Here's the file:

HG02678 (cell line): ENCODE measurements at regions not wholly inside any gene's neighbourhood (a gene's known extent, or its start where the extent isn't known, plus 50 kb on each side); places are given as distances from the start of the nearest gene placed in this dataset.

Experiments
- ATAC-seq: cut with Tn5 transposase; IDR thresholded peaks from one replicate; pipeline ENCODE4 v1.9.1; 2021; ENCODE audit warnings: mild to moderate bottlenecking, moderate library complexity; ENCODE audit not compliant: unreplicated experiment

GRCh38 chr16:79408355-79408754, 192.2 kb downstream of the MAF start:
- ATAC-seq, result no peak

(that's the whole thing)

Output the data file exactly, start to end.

HG02678 (cell line): ENCODE measurements at regions not wholly inside any gene's neighbourhood (a gene's known extent, or its start where the extent isn't known, plus 50 kb on each side); places are given as distances from the start of the nearest gene placed in this dataset.

Experiments
- ATAC-seq: cut with Tn5 transposase; IDR thresholded peaks from one replicate; pipeline ENCODE4 v1.9.1; 2021; ENCODE audit warnings: mild to moderate bottlenecking, moderate library complexity; ENCODE audit not compliant: unreplicated experiment

GRCh38 chr16:79408355-79408754, 192.2 kb downstream of the MAF start:
- ATAC-seq, result no peak